"Buenos dias", "buenas noches" -- this was the first words in a foreign language I heard in my life, as a three-year old boy growing up in developing post-war Western Germany, where the first gastarbeiters had arrived from Spain. Fascinated by the strange sounds, I tried to get to know some more languages, the only opportunity being TV courses of English and French -- there was no foreign language education for pre-teen school children in Germany yet in those days. Read more
To find some answers Tim Machan explores the language's present and past, and looks ahead to its futures among the one and a half billion people who speak it. His search is fascinating and important, for definitions of English have influenced education and law in many countries and helped shape the identities of those who live in them.
This volume provides a new perspective on the evolution of the special language of medicine, based on the electronic corpus of Early Modern English Medical Texts, containing over two million words of medical writing from 1500 to 1700.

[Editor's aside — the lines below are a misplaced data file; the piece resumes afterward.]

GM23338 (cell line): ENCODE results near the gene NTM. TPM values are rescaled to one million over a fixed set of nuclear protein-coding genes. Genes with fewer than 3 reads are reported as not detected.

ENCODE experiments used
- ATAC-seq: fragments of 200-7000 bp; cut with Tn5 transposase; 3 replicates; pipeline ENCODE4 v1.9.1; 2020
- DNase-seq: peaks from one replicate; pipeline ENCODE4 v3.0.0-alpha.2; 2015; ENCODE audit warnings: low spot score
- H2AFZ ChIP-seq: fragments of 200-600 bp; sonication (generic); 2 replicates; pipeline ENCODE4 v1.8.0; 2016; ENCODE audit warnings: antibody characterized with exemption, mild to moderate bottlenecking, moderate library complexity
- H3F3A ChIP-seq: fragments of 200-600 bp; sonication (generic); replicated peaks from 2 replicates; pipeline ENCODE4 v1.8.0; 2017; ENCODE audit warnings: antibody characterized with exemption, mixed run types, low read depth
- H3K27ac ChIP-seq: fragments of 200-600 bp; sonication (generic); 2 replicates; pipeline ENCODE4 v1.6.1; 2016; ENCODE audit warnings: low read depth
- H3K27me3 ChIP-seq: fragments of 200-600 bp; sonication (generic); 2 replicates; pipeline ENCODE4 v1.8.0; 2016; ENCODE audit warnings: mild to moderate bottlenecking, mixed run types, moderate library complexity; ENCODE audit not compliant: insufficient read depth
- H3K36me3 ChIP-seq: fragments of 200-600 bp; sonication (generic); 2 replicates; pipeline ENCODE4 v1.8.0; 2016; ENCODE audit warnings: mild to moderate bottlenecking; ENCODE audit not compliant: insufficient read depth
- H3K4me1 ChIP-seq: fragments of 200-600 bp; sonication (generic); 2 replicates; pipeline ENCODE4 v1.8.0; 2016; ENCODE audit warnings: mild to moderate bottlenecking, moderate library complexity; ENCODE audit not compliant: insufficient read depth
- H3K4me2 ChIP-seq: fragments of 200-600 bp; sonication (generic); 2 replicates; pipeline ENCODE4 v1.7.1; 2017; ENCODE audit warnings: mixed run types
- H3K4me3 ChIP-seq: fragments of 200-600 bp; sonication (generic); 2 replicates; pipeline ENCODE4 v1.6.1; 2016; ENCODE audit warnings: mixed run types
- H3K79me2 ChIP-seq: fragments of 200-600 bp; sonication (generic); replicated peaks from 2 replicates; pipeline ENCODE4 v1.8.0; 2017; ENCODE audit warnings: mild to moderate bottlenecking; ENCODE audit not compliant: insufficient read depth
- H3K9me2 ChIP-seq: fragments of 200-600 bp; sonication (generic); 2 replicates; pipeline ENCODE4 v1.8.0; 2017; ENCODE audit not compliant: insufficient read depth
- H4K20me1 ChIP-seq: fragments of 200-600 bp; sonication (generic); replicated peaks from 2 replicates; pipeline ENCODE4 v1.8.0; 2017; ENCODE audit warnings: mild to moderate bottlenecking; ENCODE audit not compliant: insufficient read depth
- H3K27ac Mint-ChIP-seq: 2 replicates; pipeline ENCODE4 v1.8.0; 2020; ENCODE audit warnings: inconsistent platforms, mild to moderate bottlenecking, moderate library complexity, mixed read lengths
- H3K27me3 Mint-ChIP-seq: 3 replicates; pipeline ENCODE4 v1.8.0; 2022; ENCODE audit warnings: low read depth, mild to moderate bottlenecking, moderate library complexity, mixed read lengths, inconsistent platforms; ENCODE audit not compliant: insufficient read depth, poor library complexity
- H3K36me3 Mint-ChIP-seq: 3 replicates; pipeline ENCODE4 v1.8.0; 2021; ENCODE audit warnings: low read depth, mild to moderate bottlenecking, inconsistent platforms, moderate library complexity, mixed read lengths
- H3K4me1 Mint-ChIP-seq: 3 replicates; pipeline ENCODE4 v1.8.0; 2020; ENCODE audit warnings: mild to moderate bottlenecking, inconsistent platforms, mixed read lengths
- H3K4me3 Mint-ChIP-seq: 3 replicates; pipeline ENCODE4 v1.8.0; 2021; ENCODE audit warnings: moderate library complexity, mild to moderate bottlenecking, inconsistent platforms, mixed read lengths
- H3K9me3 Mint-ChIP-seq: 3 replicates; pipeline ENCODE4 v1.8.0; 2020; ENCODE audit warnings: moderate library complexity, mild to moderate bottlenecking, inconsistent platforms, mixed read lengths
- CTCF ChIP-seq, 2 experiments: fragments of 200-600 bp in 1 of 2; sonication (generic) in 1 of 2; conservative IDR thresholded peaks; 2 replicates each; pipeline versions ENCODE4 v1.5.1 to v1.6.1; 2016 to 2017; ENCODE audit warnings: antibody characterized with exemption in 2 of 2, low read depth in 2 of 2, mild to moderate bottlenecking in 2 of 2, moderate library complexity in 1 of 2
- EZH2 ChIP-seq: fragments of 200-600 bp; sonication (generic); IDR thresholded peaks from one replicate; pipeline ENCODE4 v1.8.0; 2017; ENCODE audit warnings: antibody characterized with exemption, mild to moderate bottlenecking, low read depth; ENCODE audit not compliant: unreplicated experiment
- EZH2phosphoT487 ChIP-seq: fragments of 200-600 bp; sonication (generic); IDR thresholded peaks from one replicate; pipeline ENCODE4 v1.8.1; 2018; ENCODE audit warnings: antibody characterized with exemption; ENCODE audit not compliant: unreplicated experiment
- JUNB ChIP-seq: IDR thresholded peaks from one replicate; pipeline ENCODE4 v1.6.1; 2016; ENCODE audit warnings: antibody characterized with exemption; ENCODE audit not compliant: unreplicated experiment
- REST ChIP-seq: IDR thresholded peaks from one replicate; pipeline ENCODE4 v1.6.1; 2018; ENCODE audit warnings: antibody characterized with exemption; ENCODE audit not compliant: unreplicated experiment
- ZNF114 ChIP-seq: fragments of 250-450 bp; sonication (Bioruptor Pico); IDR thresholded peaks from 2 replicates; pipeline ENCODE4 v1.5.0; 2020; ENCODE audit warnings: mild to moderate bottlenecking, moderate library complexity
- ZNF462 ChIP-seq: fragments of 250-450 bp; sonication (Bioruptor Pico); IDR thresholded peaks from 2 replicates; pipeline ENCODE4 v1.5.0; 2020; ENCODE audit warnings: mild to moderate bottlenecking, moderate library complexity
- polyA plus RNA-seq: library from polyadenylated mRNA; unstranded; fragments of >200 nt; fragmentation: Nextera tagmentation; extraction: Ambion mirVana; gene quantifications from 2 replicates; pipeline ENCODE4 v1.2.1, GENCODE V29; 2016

Convergence and Divergence in Language Contact Situations
This book deals with the consequences of converging and diverging processes
and their development in language contact situations. It provides insights
into the various forms of language contact and the conditions under which
bilingual speakers master their everyday life in bilingual communities. Its
nine contributions cover both theoretical and typological aspects, such as
the classification of languages, the role of language contact, linguistic
complexity and spontaneous speech innovations, and convergence and
divergence processes in translation, (morpho)syntax and
phonology/phonetics. Taken together, these studies provide challenges for
linguistic theories that generalize from situations of monolingualism
suggesting instead that a sound linguistic theory cannot be a theory for
just one single, isolated language but must be a theory for at least two
languages. It must also account for the fact that some structures involved
in contact situations are not kept apart but develop in such a way that the
distance decreases between the languages involved.